“I am the song, I am its import; hey, you singer, I am the one who makes you sing.” Thus, sang Lord Shiva addressing conceited musician who throws a challenge to the Pandya king to find one person in his entire kingdom who can better him in music.

The unforgettable sequences from the 1965 Tamil film, Thiruvilaiyaadal , has forever divided the world of Tamil music lovers into two: those who believe that the Oru naal poduma of the swollen-headed Hemanatha Bhagavathar could not be bested, and those who believe that Lord Shiva’s Paattum Naane Bhavamum Naane won the debate hands down.

While the debate will never really end, the man who was the voice of Lord Shiva and who delivered stupefying Paattum Naane , Thuguluva Meenatchi Iyengar Sounderarajan, bid goodbye to the world today, plunging all those who grew up listening to his music into deep gloom.

Only last month, the world of Tamil film music lost its other poster-boy, P.B. Sreenivas. Between them, they held the entire Tamil Nadu in their enchanting spell, the songs they sang first on every pair of lips, for every occasion, be it love or devotion or philosophical despair.

The 91-year-old TMS, who passed away after a brief illness on Saturday, was a very different kind of playback singer, for he could vary his voice to suit the actor he was singing for. You could always tell whether a song was sung for MGR or Sivaji just by listening to it. Added to this, it was his remarkable ability to do multiple things in his singing — whistle, yodel, change dialects (as in Muthu kulikka vaarigala ) — that won him a very special place in the very distinguished hall of fame.

Between the mid-1950s and up till the end of 1970s, no one in Tamil Nadu could pass a day without something from the golden voice of TMS falling on his ears. As the radio and street-side loud speakers constantly blared his music all day long, it was inevitable that each person, at some time or the other, would have stopped to wonder at the incredible versatility of the singer. He could sing a lilting love song in a voice that would suit MGR as effortlessly as he could sing another with an import of philosophy, devotion and renunciation for Sivaji Ganesan, and yet another with full of mischievous yodels.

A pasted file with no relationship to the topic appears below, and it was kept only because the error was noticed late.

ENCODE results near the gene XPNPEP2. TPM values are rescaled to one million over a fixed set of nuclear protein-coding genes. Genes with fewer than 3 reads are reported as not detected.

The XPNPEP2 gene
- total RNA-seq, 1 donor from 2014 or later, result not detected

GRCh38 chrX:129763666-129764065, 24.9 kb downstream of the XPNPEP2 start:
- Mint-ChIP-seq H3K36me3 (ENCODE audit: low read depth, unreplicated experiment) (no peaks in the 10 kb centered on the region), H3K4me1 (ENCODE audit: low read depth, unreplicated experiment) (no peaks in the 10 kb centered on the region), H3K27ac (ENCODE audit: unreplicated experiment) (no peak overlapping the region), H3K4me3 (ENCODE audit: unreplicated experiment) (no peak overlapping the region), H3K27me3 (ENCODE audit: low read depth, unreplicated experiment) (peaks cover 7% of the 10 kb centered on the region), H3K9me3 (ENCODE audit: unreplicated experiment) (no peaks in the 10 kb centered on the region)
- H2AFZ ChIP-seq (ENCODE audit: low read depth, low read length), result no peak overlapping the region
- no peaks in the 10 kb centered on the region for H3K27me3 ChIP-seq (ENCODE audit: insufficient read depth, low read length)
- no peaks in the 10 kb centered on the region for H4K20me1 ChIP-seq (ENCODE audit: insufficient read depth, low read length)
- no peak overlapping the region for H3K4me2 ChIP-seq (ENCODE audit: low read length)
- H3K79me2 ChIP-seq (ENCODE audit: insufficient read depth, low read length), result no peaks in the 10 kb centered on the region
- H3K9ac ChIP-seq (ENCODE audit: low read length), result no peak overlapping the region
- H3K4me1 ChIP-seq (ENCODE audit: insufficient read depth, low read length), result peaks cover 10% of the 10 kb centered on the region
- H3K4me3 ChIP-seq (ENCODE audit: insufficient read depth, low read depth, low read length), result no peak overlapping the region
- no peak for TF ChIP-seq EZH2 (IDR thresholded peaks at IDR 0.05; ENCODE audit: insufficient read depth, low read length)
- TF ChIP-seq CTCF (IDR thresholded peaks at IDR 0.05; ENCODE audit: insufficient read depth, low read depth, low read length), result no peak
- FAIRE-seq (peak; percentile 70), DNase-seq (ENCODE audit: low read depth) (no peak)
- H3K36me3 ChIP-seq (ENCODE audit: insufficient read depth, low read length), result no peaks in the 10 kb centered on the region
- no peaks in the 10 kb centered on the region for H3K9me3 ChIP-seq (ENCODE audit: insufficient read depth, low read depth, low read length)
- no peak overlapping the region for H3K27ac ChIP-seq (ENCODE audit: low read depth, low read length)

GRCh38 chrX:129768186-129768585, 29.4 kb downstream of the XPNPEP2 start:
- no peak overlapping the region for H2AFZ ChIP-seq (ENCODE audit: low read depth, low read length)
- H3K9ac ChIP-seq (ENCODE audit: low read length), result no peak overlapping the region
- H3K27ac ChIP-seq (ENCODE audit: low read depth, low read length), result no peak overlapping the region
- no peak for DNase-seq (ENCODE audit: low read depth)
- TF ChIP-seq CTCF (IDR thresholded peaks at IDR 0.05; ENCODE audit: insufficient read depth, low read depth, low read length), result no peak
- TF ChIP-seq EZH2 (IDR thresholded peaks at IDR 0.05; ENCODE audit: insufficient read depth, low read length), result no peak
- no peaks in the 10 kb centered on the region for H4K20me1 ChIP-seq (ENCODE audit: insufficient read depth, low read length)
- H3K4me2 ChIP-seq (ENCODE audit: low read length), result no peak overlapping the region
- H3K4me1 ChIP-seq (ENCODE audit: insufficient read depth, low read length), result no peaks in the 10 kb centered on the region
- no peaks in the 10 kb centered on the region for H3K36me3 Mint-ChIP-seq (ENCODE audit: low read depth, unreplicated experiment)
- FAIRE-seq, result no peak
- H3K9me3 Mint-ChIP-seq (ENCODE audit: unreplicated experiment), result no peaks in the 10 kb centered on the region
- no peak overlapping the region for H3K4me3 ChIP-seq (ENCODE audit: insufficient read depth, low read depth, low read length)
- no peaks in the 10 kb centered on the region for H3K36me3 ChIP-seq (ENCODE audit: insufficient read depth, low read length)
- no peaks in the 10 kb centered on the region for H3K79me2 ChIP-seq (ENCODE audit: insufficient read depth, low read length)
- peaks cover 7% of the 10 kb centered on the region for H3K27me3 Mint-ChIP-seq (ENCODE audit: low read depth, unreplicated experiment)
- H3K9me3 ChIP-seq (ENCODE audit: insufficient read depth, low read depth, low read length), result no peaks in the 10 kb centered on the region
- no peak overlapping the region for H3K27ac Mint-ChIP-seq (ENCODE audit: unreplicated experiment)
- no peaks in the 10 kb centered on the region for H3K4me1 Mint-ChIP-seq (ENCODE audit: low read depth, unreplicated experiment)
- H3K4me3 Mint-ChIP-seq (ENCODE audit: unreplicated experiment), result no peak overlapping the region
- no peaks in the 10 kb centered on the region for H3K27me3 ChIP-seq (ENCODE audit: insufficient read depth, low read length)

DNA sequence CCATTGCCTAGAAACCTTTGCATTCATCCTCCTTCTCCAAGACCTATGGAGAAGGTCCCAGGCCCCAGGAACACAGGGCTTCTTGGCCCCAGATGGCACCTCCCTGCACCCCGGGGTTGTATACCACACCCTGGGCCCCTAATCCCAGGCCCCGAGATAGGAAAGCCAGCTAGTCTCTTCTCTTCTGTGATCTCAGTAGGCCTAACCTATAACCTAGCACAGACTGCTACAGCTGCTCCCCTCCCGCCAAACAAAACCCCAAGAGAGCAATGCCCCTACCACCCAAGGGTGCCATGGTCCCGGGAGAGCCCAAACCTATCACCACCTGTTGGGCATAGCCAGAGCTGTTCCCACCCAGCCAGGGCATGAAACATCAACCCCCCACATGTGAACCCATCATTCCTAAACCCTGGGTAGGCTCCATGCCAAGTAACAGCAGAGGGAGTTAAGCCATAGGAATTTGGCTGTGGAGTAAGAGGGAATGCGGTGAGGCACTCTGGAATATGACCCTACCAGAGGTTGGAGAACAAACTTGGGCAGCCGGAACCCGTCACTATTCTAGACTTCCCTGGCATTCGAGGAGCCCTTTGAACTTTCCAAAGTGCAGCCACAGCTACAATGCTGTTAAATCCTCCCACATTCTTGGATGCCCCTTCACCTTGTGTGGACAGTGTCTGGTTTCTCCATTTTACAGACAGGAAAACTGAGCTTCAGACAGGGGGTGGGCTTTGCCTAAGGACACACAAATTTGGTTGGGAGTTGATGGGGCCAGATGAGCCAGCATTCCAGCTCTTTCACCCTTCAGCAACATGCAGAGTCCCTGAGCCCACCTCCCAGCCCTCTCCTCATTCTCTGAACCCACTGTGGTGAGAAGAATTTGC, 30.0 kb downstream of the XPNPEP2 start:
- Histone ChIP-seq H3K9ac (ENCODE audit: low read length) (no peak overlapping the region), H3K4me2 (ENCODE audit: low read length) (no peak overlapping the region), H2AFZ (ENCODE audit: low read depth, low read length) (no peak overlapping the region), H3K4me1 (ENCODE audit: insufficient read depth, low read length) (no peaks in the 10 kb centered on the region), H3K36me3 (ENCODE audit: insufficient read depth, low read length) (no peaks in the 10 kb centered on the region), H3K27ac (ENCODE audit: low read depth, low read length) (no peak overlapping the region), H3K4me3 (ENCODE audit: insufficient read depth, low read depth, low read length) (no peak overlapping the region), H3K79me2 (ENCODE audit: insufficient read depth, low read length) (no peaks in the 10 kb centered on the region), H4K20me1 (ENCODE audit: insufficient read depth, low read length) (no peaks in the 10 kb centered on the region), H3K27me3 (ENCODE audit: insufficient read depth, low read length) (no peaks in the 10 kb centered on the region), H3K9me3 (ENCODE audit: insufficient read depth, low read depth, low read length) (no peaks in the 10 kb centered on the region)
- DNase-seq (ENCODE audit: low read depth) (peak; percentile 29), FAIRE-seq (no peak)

Yet, for such a popular person, there are several little-known facts about him. Not many know that TMS was a consummate carnatic musician too, and his early training in carnatic music, under none other than the redoubtable Ariyakudi Ramanuja Iyengar, was perhaps the fountain of his versatility. Presumably, it was his training in carnatic music that helped him render the Paattum Naane song, in raga Gowri Manohari, so beautifully.

Again, not many know that he was actually born into a Sourashtra community (a part of Gujarat) and that he had to struggle in his early life to secure singing assignments. Those were the times of great singers such as M.K. Thyagaraja Bhagavathar and C.S. Jayaraman and TMS had to work his way through their fame to earn his place. Although his first break came in 1946, when music director S.M. Subbiah Naidu gave him five songs in the movie Krishna Vijayam , TMS had to wait for close to a decade — till he got opportunities to sing in blockbusters such as Maruthakasi and Malaikkallan — to secure the ‘sought-after’ status.

But since the mid-1950s and for the following quarter century, the world was his. TMS’ is moving music — listen to his Ullam uruguthaiyya, you cannot fail to be moved to tears of devotion; listen to his Adi ennadi raakku, you feel like jumping up prancing. His Naan aanai ittaal makes the listener feel like he is the leader of the masses; Enge Nimmadhi is guaranteed to send you into a momentary depression. Towards the end of the 1970s, TMS had to cede ground, which he did rather unhappily, to stars like SPB and Jesudas, and his voice was no more heard in new movies. Only in 2010, he rendered his voice for the Tamil Semmozhi Meet Anthem ,which was composed by A. R. Rahman.

Today, when TMS has passed on into another world, one can only recall the lines of Wordsworth: The music in my heart I bore, long after it was heard no more .

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